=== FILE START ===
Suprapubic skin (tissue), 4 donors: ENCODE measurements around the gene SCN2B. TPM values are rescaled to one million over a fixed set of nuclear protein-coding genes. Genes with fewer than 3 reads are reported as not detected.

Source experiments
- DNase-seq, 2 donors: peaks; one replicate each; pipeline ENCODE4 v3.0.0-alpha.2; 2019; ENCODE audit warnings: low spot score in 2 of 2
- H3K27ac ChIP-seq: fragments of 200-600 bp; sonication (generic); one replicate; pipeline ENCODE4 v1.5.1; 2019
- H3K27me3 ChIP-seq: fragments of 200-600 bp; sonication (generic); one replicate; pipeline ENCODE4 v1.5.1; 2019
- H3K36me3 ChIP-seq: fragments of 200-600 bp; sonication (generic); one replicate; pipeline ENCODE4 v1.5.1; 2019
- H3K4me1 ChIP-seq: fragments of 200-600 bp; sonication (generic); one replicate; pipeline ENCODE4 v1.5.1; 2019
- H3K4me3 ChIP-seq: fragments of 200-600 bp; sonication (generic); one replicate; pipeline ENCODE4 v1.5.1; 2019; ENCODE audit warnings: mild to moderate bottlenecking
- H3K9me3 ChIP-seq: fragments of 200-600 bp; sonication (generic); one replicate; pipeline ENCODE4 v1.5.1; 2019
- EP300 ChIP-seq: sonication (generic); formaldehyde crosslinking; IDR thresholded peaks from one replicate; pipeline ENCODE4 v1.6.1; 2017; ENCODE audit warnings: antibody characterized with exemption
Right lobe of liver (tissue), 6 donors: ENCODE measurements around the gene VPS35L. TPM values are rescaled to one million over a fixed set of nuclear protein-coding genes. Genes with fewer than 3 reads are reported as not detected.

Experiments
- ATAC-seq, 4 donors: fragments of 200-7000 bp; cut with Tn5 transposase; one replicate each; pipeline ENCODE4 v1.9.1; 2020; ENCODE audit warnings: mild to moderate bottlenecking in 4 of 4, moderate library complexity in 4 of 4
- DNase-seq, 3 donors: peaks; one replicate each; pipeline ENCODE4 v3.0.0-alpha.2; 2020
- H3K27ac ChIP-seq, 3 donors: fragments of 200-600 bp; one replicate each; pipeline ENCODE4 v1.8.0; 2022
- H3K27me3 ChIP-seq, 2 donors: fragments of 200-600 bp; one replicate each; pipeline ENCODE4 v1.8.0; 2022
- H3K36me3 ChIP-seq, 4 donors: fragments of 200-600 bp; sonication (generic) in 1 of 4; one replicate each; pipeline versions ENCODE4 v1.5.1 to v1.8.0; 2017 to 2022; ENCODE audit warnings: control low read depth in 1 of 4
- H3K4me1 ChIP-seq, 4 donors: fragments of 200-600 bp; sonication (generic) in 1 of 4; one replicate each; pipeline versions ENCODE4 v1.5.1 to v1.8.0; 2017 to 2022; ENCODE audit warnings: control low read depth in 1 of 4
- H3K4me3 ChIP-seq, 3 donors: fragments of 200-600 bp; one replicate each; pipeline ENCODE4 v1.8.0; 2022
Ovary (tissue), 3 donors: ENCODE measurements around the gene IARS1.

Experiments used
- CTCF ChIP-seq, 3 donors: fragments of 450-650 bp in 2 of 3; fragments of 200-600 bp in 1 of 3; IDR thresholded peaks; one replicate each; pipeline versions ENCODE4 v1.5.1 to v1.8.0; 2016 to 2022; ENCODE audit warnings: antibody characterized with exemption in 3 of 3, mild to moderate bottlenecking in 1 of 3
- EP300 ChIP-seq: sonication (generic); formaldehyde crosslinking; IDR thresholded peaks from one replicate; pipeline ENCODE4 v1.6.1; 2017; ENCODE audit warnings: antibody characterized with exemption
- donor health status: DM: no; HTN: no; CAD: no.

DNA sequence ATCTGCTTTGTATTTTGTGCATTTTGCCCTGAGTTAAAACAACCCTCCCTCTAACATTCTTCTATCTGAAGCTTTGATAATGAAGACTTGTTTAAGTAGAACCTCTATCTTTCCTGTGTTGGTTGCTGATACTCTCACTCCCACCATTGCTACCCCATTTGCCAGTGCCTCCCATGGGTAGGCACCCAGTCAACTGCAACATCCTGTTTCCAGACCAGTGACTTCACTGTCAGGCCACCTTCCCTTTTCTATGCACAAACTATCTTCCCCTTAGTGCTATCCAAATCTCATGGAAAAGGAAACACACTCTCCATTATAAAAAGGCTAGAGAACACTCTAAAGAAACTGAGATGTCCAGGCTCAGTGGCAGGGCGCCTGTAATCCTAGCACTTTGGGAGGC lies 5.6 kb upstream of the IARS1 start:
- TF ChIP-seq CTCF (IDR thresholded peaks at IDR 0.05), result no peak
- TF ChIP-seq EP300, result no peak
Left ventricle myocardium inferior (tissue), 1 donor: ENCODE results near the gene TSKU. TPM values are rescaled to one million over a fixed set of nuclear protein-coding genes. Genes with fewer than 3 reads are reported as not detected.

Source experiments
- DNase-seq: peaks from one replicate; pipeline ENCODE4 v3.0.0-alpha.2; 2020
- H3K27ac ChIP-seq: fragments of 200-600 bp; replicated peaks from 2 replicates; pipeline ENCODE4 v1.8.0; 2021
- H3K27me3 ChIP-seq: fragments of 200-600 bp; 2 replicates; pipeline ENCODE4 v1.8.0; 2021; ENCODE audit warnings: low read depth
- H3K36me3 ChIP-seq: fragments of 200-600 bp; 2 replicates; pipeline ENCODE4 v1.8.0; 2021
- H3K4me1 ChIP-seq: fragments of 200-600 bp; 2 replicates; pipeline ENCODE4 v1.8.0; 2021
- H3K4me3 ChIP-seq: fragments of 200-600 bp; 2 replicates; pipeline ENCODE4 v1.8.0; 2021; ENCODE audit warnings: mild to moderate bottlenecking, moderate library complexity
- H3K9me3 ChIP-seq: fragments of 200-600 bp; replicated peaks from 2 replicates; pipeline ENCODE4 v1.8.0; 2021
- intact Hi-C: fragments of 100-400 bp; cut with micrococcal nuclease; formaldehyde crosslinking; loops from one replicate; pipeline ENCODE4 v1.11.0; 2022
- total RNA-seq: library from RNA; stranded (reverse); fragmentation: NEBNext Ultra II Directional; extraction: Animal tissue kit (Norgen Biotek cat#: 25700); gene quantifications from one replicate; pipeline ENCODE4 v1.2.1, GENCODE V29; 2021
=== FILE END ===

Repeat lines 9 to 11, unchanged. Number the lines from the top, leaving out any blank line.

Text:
- H3K9me3 ChIP-seq: fragments of 200-600 bp; sonication (generic); one replicate; pipeline ENCODE4 v1.5.1; 2019
- EP300 ChIP-seq: sonication (generic); formaldehyde crosslinking; IDR thresholded peaks from one replicate; pipeline ENCODE4 v1.6.1; 2017; ENCODE audit warnings: antibody characterized with exemption
Right lobe of liver (tissue), 6 donors: ENCODE measurements around the gene VPS35L. TPM values are rescaled to one million over a fixed set of nuclear protein-coding genes. Genes with fewer than 3 reads are reported as not detected.